By Michael Maune
Photographs, political cartoons, and pamphlets documenting the Woodrow Wilson administration and his historical legacy.
Scope and Contents of the Materials
The Collection of Woodrow Wilson papers (1905-1956; 0.1 cubic feet) documents the Presidency and historical legacy of Woodrow Wilson. The collection also includes memorial material in the forms of pamphlets highlighting various facets of Wilson’s legacy, such as statesmanship and education. A speech by Franklin Roosevelt to the Woodrow Wilson Foundation is also featured. Types of materials include: black-and-white photographs, political cartoons, and pamphlets.
Collection Historical Note
Collection transferred from old Map Case to Flat Files and was later reorganized into two folders. Original provenance is currently unknown.
Thomas Woodrow Wilson, 28th president of the United States, was born 28 December 1856, in Staunton, Virginia. Tommy Wilson, as he was called, was barely a year old when his family moved to Augusta, Georgia. He would live there until his early teens when the Wilson family moved to Columbia, South Carolina. Wilson briefly attended Davidson College and later transferred to Princeton University, graduating with the class of 1879. He attended the University of Virginia Law School and later received a Ph.D. from Johns Hopkins University. Now going by his middle name Woodrow, Wilson began his teaching career at Bryn Mawr College. He married Ellen Axson in June 1885, and the couple had three daughters. In 1888, Wilson joined the faculty of Wesleyan University and, in 1890, was invited to return to Princeton as professor of jurisprudence and political economy. He went on to become president of Princeton University in 1902 and then Governor of New Jersey for one term in 1910. Wilson was elected president of the United States in 1912 and reelected in 1916. After Ellen died in 1914, he married Edith Bolling Galt, a widow, in December 1915. As president, Wilson was responsible for many social and economic reforms including the passage of the Federal Reserve Act, the Child Labor Reform Act, and legislation that supported unions to ensure fair treatment of working Americans. The 19th Amendment was ratified during his second term, guaranteeing all women the right to vote. Wilson is best remembered for his leadership during World War I, and his attempt to establish the League of Nations. At the Paris Peace Conference, Wilson proposed “Fourteen Points” as the basis for the peace treaty. The final Treaty of Versailles included many of Wilson’s ideas, but the Treaty was voted down by Congress, and the United States never joined the League of Nations. While touring the country in 1919 to boost public support for the League, Wilson fell ill from exhaustion and suffered a stroke from which he never fully recovered. After leaving office in 1921, Wilson and his wife moved to a private residence in northwest Washington, D.C. He died there at the age of 67 on 3 February 1924, and is buried in the Washington National Cathedral.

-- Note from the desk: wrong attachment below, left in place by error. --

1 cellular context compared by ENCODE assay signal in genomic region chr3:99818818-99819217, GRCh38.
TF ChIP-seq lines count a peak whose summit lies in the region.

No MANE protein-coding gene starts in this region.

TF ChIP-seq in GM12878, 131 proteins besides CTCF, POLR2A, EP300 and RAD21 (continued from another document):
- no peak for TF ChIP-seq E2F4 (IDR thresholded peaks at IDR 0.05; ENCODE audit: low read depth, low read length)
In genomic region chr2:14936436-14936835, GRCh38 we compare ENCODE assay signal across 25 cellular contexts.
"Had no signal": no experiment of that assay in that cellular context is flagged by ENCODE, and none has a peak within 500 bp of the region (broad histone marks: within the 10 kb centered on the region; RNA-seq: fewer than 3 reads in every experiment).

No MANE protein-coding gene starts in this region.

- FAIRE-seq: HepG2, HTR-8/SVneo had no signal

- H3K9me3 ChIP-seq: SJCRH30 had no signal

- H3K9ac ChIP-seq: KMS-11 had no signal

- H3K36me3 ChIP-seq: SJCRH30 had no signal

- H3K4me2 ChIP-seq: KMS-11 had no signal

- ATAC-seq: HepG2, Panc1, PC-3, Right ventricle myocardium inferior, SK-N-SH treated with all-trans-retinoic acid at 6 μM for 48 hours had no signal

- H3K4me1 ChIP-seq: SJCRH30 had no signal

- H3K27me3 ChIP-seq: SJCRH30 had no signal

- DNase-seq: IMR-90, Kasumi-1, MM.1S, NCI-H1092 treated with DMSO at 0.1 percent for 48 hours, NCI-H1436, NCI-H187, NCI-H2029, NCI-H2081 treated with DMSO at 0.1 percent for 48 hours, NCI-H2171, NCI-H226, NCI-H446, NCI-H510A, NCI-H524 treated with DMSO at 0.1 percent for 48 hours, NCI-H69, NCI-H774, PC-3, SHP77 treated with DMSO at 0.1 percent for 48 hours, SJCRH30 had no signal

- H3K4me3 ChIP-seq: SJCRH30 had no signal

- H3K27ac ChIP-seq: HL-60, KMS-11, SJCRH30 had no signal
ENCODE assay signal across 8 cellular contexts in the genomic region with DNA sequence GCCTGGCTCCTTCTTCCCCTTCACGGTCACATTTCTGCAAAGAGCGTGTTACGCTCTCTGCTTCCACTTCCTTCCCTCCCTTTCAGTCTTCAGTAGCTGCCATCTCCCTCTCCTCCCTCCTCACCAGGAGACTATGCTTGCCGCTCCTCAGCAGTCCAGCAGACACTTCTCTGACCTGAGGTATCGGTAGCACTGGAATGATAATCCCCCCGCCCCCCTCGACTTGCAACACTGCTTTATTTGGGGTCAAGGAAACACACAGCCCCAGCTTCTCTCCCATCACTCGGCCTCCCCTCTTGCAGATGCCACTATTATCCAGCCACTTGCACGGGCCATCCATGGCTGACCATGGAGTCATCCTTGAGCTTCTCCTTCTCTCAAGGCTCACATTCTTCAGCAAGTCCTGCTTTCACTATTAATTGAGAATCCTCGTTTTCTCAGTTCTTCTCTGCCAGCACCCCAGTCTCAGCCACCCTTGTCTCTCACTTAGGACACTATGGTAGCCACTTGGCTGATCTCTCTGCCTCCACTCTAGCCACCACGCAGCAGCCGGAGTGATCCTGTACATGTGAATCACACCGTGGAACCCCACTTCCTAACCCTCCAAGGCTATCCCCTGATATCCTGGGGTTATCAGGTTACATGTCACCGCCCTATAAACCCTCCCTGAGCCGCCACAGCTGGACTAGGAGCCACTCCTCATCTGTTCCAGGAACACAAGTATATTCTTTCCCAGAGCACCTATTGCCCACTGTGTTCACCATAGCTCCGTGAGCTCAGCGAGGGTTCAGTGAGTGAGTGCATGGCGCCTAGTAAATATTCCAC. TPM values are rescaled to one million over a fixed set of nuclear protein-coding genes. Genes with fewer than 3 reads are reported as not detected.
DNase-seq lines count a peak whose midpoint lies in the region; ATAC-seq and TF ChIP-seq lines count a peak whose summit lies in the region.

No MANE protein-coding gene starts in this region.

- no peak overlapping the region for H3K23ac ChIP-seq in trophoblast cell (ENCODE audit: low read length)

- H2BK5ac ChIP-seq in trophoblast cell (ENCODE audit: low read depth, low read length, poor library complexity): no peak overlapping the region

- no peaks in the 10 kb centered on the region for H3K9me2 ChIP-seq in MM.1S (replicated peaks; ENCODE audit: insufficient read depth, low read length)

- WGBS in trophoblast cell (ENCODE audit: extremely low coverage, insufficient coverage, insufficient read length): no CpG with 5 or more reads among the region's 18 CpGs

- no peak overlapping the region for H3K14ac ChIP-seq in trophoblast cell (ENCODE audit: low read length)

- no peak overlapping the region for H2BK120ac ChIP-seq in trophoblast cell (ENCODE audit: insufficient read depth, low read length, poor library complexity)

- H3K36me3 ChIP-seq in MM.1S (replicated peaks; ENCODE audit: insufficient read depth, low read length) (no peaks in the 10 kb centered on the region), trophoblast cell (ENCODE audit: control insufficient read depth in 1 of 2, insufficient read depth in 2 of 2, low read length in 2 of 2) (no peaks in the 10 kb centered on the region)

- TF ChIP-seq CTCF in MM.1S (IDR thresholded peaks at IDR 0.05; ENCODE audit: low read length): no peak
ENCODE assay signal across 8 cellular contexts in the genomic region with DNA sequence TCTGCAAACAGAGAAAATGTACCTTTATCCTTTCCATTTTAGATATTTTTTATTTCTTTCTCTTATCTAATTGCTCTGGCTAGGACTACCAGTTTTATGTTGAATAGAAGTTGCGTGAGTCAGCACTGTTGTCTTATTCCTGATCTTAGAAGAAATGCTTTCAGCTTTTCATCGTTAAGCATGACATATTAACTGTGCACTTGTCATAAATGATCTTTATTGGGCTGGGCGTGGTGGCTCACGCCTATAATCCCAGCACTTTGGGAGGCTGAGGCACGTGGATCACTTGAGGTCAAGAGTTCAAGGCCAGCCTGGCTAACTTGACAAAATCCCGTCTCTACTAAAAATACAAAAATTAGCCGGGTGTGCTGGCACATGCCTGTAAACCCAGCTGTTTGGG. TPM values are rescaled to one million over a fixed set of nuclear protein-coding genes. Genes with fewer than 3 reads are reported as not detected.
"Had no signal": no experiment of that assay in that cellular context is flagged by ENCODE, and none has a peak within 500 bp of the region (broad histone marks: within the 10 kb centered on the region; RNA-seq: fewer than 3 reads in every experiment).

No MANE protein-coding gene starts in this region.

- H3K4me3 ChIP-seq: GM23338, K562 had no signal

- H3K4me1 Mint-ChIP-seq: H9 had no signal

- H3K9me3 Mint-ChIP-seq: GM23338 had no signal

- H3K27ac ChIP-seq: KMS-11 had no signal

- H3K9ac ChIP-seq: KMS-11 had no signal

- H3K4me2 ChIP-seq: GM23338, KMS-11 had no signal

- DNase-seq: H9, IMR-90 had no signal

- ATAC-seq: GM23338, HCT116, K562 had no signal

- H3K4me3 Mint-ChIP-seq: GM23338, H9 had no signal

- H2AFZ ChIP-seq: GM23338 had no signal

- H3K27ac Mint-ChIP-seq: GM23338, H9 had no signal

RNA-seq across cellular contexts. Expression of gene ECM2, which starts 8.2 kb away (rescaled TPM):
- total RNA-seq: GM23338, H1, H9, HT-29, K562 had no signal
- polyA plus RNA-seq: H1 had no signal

Purdue University Libraries, Archives and Special Collections
Collection is open for research.
Some material may be protected by copyright.
Whenever possible, original order of the materials has been retained. All materials have been housed acid-free folders and acid-free boxes.
Box and Folder Listing Browse by Folder:
[Folder 1: Pamphlets and booklets, 1945-1956],
[Folder OS S 6: Photographs & political cartoons, 1913-1921